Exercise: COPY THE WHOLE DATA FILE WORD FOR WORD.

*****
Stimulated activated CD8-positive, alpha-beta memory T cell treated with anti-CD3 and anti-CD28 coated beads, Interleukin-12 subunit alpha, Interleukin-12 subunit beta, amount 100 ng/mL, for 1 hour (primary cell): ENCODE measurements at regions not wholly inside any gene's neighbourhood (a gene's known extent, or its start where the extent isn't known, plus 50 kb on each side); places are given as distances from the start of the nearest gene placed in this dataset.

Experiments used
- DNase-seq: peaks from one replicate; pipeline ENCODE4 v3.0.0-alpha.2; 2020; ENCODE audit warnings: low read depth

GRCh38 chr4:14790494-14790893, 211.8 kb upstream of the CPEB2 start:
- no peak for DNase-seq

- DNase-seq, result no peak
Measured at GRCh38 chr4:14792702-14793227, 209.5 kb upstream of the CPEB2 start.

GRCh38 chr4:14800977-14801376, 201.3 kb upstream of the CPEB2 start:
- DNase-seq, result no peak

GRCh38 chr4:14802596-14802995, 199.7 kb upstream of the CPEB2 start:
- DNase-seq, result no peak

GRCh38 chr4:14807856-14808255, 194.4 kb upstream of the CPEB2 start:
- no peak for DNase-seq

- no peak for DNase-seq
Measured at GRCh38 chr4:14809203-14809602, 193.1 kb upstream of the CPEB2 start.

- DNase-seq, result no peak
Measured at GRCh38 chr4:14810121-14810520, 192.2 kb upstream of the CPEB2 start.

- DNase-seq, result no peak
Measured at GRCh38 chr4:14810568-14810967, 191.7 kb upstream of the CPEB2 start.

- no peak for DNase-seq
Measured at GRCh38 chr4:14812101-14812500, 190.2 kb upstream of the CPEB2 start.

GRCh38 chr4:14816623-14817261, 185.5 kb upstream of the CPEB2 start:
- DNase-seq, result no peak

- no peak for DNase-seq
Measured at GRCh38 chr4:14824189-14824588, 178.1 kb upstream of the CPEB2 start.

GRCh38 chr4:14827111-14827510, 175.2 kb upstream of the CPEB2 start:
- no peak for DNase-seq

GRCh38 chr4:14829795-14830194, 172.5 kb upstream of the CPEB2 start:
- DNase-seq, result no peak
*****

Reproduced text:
Stimulated activated CD8-positive, alpha-beta memory T cell treated with anti-CD3 and anti-CD28 coated beads, Interleukin-12 subunit alpha, Interleukin-12 subunit beta, amount 100 ng/mL, for 1 hour (primary cell): ENCODE measurements at regions not wholly inside any gene's neighbourhood (a gene's known extent, or its start where the extent isn't known, plus 50 kb on each side); places are given as distances from the start of the nearest gene placed in this dataset.

Experiments used
- DNase-seq: peaks from one replicate; pipeline ENCODE4 v3.0.0-alpha.2; 2020; ENCODE audit warnings: low read depth

GRCh38 chr4:14790494-14790893, 211.8 kb upstream of the CPEB2 start:
- no peak for DNase-seq

- DNase-seq, result no peak
Measured at GRCh38 chr4:14792702-14793227, 209.5 kb upstream of the CPEB2 start.

GRCh38 chr4:14800977-14801376, 201.3 kb upstream of the CPEB2 start:
- DNase-seq, result no peak

GRCh38 chr4:14802596-14802995, 199.7 kb upstream of the CPEB2 start:
- DNase-seq, result no peak

GRCh38 chr4:14807856-14808255, 194.4 kb upstream of the CPEB2 start:
- no peak for DNase-seq

- no peak for DNase-seq
Measured at GRCh38 chr4:14809203-14809602, 193.1 kb upstream of the CPEB2 start.

- DNase-seq, result no peak
Measured at GRCh38 chr4:14810121-14810520, 192.2 kb upstream of the CPEB2 start.

- DNase-seq, result no peak
Measured at GRCh38 chr4:14810568-14810967, 191.7 kb upstream of the CPEB2 start.

- no peak for DNase-seq
Measured at GRCh38 chr4:14812101-14812500, 190.2 kb upstream of the CPEB2 start.

GRCh38 chr4:14816623-14817261, 185.5 kb upstream of the CPEB2 start:
- DNase-seq, result no peak

- no peak for DNase-seq
Measured at GRCh38 chr4:14824189-14824588, 178.1 kb upstream of the CPEB2 start.

GRCh38 chr4:14827111-14827510, 175.2 kb upstream of the CPEB2 start:
- no peak for DNase-seq

GRCh38 chr4:14829795-14830194, 172.5 kb upstream of the CPEB2 start:
- DNase-seq, result no peak